Now I know what you are thinking. You think I’m being unrealistic. Tons of people write books that end up sitting on shelves or fading into the background of used bookstores. There is nothing special about a book not making it to the big time. I totally agree with you and I am fine with the idea of writing books that aspire to one day reach the heights of cult status. But I learned something interesting a few weeks ago. My agent, yes I got one; he is Scottish and he loves me for me not like Quentin Jardine who says he will write but never does. My agent told me that a book he was shopping around for me was denied because it was, and get ready, too Canadian. I thought the book was good (I’m too humble to say awesome), my agent thought it was good (he’s not humble, he says the book is awesome), the publisher we submitted it to thought it was good, but they told us that they already had a Canadian on the roster and they thought another would be just too many. Two Canadians are too many? I was shocked. Could it be my citizenship that was holding me back. Could I be the next Spillane if I just set my books an hour away in Buffalo?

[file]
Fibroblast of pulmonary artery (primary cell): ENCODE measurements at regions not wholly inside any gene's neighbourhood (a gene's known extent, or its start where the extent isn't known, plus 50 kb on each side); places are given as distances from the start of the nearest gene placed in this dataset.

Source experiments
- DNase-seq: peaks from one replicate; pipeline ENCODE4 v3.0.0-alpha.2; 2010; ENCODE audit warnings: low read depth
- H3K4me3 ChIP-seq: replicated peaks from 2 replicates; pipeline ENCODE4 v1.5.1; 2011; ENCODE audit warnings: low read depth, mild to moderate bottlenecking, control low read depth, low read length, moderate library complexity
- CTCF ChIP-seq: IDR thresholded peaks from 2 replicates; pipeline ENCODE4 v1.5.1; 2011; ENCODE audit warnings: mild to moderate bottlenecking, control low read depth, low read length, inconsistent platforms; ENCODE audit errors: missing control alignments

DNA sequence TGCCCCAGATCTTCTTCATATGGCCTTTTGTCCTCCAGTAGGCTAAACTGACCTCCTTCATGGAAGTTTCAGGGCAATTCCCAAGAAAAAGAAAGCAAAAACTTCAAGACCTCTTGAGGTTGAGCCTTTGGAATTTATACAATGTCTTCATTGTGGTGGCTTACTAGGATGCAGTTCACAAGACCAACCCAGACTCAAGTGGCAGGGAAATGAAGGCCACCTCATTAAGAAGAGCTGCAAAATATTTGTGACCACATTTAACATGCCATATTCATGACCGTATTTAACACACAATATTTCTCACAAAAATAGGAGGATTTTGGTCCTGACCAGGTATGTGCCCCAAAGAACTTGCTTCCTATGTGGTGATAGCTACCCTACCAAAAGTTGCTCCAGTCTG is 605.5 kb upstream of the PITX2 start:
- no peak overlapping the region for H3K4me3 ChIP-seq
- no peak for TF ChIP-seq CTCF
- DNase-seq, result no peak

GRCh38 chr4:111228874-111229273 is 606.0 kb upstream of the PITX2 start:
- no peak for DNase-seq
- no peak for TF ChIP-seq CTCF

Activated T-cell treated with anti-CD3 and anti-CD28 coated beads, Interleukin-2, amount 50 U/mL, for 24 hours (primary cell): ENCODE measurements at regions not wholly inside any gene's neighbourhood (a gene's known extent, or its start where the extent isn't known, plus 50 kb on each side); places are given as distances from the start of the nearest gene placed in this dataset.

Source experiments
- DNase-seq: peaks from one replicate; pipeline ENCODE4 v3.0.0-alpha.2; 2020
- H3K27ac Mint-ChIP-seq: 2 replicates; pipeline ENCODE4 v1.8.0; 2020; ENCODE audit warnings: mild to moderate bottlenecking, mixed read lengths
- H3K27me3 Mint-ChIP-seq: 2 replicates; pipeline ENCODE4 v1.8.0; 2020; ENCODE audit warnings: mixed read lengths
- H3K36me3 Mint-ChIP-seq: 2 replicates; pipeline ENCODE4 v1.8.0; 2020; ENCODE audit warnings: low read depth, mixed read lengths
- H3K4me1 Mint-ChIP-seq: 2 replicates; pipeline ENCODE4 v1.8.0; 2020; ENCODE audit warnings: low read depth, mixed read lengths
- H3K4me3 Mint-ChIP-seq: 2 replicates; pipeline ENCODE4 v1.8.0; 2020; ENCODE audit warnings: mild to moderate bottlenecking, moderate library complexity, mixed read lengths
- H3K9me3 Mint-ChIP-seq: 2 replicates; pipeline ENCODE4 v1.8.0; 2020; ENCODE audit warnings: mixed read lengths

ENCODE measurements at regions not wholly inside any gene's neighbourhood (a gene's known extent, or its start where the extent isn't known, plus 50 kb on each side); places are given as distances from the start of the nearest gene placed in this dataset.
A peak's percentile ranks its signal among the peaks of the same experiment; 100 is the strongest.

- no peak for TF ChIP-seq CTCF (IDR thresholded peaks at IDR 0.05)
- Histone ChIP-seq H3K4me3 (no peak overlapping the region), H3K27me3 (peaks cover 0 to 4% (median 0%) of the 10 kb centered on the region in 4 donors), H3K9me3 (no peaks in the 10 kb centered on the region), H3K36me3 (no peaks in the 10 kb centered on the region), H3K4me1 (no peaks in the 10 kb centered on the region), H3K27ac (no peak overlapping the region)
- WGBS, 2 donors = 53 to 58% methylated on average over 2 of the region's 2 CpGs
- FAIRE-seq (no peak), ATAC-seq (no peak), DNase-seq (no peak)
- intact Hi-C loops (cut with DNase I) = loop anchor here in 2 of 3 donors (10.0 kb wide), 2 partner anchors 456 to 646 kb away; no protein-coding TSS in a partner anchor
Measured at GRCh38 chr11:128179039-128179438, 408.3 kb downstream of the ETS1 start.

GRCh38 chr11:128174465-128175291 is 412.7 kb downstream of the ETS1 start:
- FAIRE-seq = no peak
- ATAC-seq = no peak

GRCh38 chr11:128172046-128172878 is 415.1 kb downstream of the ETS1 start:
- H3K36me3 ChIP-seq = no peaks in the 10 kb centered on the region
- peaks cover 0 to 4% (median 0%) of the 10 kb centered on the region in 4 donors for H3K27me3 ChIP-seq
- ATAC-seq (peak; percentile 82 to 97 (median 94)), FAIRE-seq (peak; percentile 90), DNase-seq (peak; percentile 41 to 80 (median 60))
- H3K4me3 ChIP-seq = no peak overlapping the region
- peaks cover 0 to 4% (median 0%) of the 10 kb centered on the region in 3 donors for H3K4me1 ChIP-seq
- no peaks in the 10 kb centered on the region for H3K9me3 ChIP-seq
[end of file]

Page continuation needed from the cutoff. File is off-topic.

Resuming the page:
The reason this comment floored me, I think, was because I found it so ridiculous. Reading fiction is pure escapism plain and simple. No one reads books about the mundane things that take place in their own lives. Books like that are called diaries and they are usually only interesting to your mother or your little sister. I write crime fiction in which people fight, steal, kill, and do all kinds of other bad things. It is the same kind of bad things that take place in American and European crime novels. Does geography change the potential interest in a murder or a theft? Does it make a novel suddenly unpalatable? I would argue no because I generally read books that aren’t about where I’m from and I find them interesting. I’ve read crime from America, Britain, Scotland, Ireland, Russia. Egypt, and Japan. The locations in all of these books is itself an entity in the story which changes characters, motivations, and laws into something different. It is these differences that often make the books I read fresh and entertaining.